Within a multicellular animal, cells must communicate with one another.  Such communication is critical during early development when the rapidly dividing cells of an embryo must coordinate with one another to achieve the complex organization and differentiation that is found in an adult animal. In her laboratory Professor Goutte uses the simple soil worm Caenorhabditis elegans as a model system in which to probe the molecular underpinnings of cellular communication.  She has been focusing on one particular mechanism of cell communication that is used by all animals: the Notch signaling pathway.  The core components of the Notch signaling pathway are well known, and are encoded by related genes in all animal species.  Work from several laboratories has shown that Notch signaling is tightly regulated throughout development, as either too much or too little signaling causes severe developmental defects, including several human diseases.  The work proposed here aims to identify new cellular components and molecular mechanisms that act to regulate Notch signaling over the course of development.  We have a collection of gene mutations that compromise Notch signaling in C. elegans, and thus cause observable defects in developing worms.  In recent work, mutations have been identified in four distinct genes that lead to improved Notch signaling in C. elegans embryos.  The molecular identity of two of the four genes is known, but the mechanism by which these gene products influence Notch signaling remains a mystery.  Professor Goutte’s work over the next year aims to decipher why and how these gene products function to modulate Notch signaling.  She will use genetic manipulations and tools of cell biology to characterize gene function in normal worms as well as in worms with compromised Notch signaling, in order to discover the role of these genes, and to extrapolate to other systems.   The other two genes are as yet unknown, and the proposed work will begin seeking their molecular identity.  Identifying cellular components that act to modulate Notch signaling, and probing the molecular mechanisms by which they do so will allow us to contribute to the general understanding of Notch signaling and its tight regulation in all animal species.  This work will be carried out by students working in Professor Goutte’s lab, by Professor Goutte herself, and by her research technician, who will be funded through this award.

Professor Allen Guttmann
Departments of English and American Studies
Title: Book: Balls, Bats, and Brushes: Sports and American Art from Benjamin West to Andy Warhol

With an emphasis on major painters such as Winslow Homer, Thomas Eakins, and George Bellows, SPORTS AND AMERICAN ART: FROM BENJAMIN WEST TO ANDY WARHOL is an interdisciplinary study of sports-themed art within two equally important contexts that are seldom considered together:  the history of American sports and the history of American art.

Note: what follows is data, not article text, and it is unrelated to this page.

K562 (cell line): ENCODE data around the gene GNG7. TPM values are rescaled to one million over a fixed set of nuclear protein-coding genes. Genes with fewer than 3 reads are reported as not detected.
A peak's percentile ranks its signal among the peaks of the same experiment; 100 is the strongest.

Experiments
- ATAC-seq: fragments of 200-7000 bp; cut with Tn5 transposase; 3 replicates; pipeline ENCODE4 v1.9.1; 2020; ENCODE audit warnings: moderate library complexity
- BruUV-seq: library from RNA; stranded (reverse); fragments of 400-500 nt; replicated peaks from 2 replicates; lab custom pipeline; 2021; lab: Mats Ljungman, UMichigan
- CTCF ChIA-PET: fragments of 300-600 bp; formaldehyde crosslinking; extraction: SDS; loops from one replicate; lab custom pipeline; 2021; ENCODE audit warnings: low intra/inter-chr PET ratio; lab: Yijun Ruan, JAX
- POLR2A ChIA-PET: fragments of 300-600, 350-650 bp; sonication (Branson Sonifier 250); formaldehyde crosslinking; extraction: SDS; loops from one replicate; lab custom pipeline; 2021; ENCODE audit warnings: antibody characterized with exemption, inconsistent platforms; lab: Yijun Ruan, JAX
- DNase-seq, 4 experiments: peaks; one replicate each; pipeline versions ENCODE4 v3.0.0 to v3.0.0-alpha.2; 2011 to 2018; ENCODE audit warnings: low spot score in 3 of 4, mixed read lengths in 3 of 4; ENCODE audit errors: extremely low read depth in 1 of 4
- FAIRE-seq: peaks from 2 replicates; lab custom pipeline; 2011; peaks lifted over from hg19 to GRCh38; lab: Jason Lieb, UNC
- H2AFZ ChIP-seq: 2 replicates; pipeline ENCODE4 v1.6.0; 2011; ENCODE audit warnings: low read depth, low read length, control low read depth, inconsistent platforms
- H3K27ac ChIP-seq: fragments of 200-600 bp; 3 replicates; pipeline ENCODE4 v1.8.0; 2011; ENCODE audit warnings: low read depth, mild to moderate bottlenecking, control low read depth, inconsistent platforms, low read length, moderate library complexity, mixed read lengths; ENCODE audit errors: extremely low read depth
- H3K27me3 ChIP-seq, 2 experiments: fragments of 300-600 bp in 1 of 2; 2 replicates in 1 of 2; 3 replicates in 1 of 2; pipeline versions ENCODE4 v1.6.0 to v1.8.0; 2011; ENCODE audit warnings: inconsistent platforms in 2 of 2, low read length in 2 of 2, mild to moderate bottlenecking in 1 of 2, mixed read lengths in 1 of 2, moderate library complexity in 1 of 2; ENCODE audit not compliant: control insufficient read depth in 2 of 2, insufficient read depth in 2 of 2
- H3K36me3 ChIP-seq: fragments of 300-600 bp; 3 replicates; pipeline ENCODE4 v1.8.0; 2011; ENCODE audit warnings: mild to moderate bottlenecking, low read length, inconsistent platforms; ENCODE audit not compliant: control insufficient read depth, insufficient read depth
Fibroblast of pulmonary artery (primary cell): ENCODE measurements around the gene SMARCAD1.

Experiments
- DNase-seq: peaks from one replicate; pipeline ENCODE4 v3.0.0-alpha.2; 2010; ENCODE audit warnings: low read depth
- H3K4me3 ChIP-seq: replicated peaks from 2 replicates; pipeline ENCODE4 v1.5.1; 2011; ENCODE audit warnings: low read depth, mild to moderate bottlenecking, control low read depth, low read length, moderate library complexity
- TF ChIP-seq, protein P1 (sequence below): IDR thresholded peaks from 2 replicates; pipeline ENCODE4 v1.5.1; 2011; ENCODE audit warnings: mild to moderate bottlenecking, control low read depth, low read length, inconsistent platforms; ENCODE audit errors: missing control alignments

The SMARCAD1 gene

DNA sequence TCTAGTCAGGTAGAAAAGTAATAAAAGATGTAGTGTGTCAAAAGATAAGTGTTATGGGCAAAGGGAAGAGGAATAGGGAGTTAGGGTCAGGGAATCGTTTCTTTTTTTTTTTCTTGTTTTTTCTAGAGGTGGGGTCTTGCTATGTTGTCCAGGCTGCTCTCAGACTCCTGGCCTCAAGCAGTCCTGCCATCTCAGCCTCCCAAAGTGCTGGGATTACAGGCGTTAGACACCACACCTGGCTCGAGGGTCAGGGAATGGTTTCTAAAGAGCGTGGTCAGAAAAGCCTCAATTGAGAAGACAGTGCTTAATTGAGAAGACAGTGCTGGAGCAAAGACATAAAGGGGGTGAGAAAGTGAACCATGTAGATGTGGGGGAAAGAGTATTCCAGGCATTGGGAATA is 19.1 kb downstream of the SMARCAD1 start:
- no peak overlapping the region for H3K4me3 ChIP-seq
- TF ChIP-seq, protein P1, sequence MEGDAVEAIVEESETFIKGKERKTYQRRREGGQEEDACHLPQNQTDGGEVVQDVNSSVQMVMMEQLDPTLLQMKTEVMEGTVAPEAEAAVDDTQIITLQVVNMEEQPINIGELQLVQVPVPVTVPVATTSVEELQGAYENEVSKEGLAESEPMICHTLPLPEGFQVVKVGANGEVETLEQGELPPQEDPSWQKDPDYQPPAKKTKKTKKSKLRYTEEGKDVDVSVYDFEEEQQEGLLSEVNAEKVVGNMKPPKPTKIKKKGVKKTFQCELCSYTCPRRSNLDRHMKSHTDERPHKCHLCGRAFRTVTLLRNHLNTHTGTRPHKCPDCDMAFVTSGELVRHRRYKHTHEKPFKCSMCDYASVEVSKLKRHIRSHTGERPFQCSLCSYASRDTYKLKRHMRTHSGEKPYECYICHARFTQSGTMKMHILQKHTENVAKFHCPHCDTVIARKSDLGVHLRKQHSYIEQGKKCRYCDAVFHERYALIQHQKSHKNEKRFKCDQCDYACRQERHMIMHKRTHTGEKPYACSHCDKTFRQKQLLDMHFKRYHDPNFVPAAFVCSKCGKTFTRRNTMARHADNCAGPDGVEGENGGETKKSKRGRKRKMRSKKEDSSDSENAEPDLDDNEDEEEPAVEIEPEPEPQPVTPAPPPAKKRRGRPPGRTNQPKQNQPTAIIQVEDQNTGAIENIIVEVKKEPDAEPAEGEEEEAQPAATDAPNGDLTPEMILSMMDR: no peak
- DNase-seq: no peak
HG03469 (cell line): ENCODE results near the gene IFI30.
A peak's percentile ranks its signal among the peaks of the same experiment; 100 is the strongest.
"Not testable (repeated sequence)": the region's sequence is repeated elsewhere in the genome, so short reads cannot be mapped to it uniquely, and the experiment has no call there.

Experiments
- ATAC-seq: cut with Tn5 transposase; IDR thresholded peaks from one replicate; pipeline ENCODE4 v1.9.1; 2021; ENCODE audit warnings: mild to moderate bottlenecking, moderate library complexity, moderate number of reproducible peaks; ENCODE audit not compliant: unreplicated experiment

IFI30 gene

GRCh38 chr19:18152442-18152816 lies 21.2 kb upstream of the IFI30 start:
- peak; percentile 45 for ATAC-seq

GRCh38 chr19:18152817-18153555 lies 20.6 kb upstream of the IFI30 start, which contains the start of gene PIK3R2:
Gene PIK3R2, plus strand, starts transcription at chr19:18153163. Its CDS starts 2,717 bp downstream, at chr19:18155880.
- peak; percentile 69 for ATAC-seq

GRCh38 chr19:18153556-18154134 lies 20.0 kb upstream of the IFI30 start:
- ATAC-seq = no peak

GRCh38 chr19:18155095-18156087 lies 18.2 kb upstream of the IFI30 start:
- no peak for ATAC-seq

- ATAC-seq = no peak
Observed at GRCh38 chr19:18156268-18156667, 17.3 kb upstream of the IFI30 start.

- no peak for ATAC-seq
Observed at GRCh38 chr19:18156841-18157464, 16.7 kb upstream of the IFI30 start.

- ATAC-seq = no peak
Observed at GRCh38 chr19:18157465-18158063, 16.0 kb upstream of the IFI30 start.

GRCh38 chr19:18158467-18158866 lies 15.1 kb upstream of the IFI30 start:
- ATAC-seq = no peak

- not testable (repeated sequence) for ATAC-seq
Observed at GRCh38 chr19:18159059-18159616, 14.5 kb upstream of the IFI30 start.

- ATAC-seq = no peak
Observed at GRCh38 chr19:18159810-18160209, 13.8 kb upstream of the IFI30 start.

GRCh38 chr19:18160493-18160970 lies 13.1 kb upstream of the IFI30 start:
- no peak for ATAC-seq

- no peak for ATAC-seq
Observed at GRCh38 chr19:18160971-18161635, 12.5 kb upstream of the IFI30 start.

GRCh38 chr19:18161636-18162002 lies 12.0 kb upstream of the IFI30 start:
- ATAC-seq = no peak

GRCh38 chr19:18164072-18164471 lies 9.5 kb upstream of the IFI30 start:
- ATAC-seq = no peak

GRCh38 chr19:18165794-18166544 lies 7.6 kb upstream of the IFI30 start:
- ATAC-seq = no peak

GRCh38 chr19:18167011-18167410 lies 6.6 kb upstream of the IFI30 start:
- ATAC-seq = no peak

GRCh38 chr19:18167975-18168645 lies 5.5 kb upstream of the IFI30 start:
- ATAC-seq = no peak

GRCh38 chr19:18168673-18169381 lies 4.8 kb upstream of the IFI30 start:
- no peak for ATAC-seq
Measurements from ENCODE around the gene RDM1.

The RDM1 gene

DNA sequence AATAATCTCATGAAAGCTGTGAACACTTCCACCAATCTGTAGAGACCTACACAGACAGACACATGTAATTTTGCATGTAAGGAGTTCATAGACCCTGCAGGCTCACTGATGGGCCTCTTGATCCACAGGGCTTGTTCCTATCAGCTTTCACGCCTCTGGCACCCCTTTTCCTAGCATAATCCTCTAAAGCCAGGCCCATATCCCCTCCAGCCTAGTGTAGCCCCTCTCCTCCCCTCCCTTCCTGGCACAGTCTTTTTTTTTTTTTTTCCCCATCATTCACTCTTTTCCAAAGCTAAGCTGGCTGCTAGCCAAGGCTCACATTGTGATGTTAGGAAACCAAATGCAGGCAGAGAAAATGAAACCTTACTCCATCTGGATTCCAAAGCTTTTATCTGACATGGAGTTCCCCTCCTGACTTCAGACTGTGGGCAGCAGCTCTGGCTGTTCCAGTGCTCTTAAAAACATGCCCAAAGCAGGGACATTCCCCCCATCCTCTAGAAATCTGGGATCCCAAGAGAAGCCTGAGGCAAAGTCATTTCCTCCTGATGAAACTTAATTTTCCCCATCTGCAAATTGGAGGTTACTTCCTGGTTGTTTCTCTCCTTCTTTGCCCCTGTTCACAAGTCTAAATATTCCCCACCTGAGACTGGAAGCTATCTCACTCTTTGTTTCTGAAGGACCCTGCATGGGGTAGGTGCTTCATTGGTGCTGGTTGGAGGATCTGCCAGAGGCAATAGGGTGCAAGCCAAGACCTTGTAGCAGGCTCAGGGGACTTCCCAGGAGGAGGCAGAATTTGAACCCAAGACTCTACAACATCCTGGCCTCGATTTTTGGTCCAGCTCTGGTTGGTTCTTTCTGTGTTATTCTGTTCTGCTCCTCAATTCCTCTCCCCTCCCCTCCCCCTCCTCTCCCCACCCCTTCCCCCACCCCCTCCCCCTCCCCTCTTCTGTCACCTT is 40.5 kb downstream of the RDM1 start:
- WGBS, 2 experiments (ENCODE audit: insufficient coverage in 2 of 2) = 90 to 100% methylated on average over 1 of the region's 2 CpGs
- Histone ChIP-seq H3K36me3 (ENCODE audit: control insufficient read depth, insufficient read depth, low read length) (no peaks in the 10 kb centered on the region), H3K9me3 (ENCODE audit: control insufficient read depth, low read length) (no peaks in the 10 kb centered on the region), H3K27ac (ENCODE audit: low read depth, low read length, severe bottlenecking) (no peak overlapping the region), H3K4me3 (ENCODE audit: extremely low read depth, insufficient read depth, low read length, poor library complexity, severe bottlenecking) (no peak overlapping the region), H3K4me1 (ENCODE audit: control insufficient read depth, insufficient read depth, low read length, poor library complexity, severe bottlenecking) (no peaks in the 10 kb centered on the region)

Professor Dick Poccia
Department of Biology
Title: Nuclear Envelope Formation: Minding the Gaps

Chromosomes are enclosed in a special cellular compartment formed by a double membrane that reforms at each cell division. Most of that envelope originates from a large, continuous and highly folded membrane that extends throughout the cell called the endoplasmic reticulum. The enclosure of the chromosomes leaves gaps that must be sealed, but the mechanism of sealing is still controversial. Professor Poccia has hypothesized that gaps are sealed by small membrane vesicles he and his lab discovered that are potentially highly fusigenic.  Professor Poccia and his group will test the involvement of such vesicles by labeling them, the reticulum and the chromosomes with three fluorescent dyes emitting different colors and imaging their interactions during the cell cycle of live one-cell embryos using a confocal microscope and subsequent three-dimensional reconstruction of serial images.  These experiments will shed light on not only the mechanisms of nuclear envelope formation but general biochemistry and regulation of membrane fusion.

Professor David Ratner
Department of Biology
Title: Biochemical and Genetic Investigation of Ubiquitin Dependent Proteolysis in Dictyostelium

Cells in a multicellular organism must coordinate their development.  In part that coordination involves the phenomenon of “signal transduction,” whereby an extracellular molecule (the signal) activates a succession of intracellular events.  The research proposed uses the amoeba Dictyostelium discoideum, in which it has been shown that three paths of signal transduction, each known to play prominent roles in a range of organisms, converge: cyclic AMP-mediated activation of protein kinase A, phosphorylation by a “two component” histidine kinase, and ubiquitin-mediated proteolysis. Recent genetic and biochemical observations argue for an interaction of the ubiquitinating complex containing the protein FbxA with two other enzymes, a phosphodiesterase (RegA) believed to regulate developmental cyclic AMP levels, and the histidine kinase DhkA.  However, key evidence for this model is lacking, as to date no one has observed the predicted ubiquitination of RegA.  Professor Ratner and his lab shall attempt to demonstrate explicitly the hypothesized ubiquitination using genetically engineered ubiquitin and available antibodies.  In parallel, by targeted mutation of the Dictyostelium genome he and his group shall explore the roles of several other genes thought to be involved in the interaction.

Professor Ilan Stavans
Department of Spanish
Title: Three Projects: An intellectual biography of Isaac Bashvis Singer; a book and museum exhibit on anti-Semitism in Argentina; and a graphic novel on Mexican street children

The funding will be used to complete three projects: a fotonovela called Once @ 9:53 am, done in collaboration with Argentina photographer Marcelo Brodsky, about the terrorist attack in Buenos Aires in 1994; a graphic novel titled Padre Chinchoya, with Mexican artist Santiago Cohen, about a priest doing altruistic yet controversial work with homeless children in the Mexico City streets during the 1985 earthquake; and a biography of Yiddish-language writer and Nobel Prize-winner Isaac Bashevis Singer, to be published by Princeton University Press.

Professor Wendy Woodson
Department of Theater and Dance
Title: Australia Projects: Performance and Video

Wendy Woodson has received a FRAP grant to develop a new series of performance and video pieces that continue her creative research in Australia. The first project is an ongoing multi-channel video installation entitled Transitions that is based on interviews with refugees and immigrants currently living in Australia and images of displacement and migration; the final version will be exhibited in Melbourne and in the USA.  A second project is the completion of an experimental fiction movie titled Shore, also concerned with stories of displacement and belonging.   The third project is the development of a new movement/theater piece entitled Dora that is concerned with relationships between body, memory and ecology.  Woodson will be an artist-in-residence at the Royal Melbourne Institute of Technology, where she will collaborate with Australian artists and academics in the development of this new series.